Featured Research

from universities, journals, and other organizations

The future of the suburbs

Date:
September 25, 2013
Source:
Taylor & Francis
Summary:
Few living environments are more universally maligned than the suburbs. The suburbs stand accused of being boring, homogeneous, inefficient, car-oriented, and sterile. Some critics even argue that the suburbs make people fat. While criticisms mount, however, a large proportion of the world’s population continues to live in the suburban fringes of growing cities. What factors will affect the future of the suburbs? What changes do planners need to accommodate in planning the next generation of urban growth?

Few living environments are more universally maligned than the suburbs. The suburbs stand accused of being boring, homogeneous, inefficient, car-oriented, and sterile. Some critics even argue that the suburbs make people fat. While criticisms mount, however, a large proportion of the world's population continues to live in the suburban fringes of growing cities. What factors will affect the future of the suburbs? What changes do planners need to accommodate in planning the next generation of urban growth?

In the latest issue of Planning Theory & Practice, Arthur C. Nelson presents a compelling case that the future of suburbs in the United States will be quite different to the last century of growth. The 20th century American suburb featured sprawling residential development on large lots with increasingly large homes. As the population ages, however, and as household dynamics and preferences change, Nelson predicts that suburbs will become denser, better connected, and more mixed in use. In light of emerging trends Nelson describes a resettlement movement to fringe areas that he believes will replicate the urbanity of town centres. The fate of older sprawling suburbs with their big houses may present planners with significant challenges if housing demand shifts to smaller homes in urban areas in the way that Nelson envisions.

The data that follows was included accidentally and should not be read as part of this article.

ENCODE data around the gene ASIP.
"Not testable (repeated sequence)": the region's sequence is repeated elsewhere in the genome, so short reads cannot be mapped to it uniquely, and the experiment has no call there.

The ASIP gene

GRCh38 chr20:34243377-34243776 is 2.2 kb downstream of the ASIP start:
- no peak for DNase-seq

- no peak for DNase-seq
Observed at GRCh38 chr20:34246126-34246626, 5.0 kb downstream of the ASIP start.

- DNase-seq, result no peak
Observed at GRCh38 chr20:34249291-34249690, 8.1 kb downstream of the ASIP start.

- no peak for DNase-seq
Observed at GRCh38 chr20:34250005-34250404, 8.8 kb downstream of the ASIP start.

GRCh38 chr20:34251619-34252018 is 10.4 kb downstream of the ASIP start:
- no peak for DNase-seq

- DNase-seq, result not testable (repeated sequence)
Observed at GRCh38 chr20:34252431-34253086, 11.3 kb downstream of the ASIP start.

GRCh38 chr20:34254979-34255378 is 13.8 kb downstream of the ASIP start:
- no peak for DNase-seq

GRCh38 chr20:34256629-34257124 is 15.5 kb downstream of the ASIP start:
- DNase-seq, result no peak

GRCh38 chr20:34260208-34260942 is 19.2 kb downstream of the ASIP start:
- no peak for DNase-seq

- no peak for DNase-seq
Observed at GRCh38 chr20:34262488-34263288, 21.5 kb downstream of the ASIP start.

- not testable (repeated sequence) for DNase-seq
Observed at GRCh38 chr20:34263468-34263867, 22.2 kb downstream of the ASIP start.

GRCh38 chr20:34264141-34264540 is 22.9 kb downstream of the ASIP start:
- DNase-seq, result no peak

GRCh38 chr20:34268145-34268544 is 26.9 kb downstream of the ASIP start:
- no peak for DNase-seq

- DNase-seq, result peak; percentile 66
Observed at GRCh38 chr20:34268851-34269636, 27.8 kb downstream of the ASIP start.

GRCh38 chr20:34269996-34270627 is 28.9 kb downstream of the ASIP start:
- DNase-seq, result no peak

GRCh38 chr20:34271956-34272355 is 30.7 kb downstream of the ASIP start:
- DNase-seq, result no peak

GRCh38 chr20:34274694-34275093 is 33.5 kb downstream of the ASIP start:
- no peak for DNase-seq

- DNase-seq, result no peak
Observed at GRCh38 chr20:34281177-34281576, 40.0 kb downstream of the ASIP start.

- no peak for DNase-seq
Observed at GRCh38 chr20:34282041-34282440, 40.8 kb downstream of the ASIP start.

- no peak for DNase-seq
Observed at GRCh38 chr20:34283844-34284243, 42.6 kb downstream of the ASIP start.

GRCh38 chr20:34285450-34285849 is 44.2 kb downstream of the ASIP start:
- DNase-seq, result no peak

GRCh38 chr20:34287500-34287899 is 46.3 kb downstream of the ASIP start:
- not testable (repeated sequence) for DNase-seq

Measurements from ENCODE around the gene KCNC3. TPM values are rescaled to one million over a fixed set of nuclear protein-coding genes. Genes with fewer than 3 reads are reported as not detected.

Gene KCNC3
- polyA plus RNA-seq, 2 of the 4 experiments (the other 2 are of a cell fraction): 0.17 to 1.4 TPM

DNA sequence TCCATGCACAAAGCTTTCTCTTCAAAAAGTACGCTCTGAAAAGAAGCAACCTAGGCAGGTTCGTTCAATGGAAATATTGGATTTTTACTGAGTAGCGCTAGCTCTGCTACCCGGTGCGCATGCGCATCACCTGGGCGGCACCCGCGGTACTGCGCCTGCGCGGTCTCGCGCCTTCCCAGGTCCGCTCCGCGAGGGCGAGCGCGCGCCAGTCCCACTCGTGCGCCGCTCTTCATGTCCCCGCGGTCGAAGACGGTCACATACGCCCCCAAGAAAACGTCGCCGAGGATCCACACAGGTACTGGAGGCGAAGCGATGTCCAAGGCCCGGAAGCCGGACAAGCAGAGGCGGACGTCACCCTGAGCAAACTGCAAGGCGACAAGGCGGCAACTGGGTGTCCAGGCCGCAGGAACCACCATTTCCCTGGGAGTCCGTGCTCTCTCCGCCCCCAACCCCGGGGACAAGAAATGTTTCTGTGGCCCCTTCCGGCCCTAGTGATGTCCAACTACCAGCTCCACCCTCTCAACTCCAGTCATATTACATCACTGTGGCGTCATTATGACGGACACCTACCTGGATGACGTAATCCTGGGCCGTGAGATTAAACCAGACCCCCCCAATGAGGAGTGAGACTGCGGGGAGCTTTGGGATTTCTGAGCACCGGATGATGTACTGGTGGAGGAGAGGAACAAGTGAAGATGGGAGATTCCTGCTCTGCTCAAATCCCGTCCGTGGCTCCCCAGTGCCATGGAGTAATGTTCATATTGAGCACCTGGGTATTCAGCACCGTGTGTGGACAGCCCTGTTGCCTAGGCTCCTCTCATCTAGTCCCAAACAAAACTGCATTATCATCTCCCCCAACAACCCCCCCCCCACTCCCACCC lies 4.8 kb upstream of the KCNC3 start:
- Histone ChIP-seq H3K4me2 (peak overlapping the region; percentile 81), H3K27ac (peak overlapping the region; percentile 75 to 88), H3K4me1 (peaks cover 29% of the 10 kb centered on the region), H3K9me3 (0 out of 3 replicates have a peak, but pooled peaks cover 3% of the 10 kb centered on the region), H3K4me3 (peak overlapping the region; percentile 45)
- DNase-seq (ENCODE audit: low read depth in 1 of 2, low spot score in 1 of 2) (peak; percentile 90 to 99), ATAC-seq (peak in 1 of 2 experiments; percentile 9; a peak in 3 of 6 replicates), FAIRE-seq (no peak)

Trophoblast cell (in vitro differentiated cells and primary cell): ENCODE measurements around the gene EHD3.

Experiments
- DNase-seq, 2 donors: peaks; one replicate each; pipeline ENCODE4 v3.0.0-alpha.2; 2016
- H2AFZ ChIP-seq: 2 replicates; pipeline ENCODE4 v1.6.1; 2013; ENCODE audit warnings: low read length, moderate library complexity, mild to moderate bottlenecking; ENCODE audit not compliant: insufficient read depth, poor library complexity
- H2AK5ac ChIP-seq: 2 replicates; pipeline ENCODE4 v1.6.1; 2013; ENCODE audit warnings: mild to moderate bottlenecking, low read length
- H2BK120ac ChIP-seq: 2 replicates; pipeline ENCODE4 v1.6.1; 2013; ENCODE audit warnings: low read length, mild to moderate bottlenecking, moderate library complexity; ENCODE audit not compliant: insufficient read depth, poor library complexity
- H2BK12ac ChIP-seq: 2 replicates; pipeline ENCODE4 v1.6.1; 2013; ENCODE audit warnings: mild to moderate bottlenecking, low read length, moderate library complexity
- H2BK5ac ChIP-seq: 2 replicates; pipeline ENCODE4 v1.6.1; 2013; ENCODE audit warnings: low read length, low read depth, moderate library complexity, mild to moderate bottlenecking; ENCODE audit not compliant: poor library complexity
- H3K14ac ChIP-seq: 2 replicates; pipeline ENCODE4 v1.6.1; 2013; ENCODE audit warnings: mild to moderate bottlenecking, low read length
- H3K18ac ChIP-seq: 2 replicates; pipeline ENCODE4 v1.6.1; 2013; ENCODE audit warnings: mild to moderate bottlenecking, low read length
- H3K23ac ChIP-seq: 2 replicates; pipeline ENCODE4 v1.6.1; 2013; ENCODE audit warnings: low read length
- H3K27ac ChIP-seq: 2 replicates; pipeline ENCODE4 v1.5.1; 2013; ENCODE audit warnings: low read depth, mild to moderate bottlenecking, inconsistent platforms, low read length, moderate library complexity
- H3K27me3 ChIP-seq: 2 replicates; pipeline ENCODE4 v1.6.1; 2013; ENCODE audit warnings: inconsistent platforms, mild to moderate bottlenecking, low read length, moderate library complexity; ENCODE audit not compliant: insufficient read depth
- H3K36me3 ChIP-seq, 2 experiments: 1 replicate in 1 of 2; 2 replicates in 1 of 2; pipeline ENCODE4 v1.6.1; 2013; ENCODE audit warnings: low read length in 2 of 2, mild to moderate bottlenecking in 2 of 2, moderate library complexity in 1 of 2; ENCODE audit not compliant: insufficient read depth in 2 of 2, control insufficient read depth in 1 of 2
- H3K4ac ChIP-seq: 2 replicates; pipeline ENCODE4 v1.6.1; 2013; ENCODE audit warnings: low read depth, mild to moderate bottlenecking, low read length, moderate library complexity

Given the influence of American practice on global planning, practitioners elsewhere will be interested to track trends and projections in that part of the world. Four commentaries by internationally recognised scholars and practitioners discuss the implications of Nelson's predictions and consider the application of his ideas in the global context.

While the suburbs undoubtedly have a future, city planners are always wise to prepare for new kinds of demands as population characteristics and needs change.


Story Source:

The above story is based on materials provided by Taylor & Francis. Note: Materials may be edited for content and length.


Journal Reference:

  1. Jill L. Grant, Arthur C. Nelson, Ann Forsyth, Michelle Thompson-Fawcett's, Pamela Blais, Pierre Filion. The future of the suburbs. Suburbs in transition/The resettlement of America's suburbs/Suburbs in global context: the challenges of continued growth and retrofitting/Suburban urbanity: re-envisioning indigenous settlement practices/Toward a new suburban A. Planning Theory & Practice, 2013; 14 (3): 391 DOI: 10.1080/14649357.2013.808833

Cite This Page:

Taylor & Francis. "The future of the suburbs." ScienceDaily. ScienceDaily, 25 September 2013. <www.sciencedaily.com/releases/2013/09/130925091743.htm>.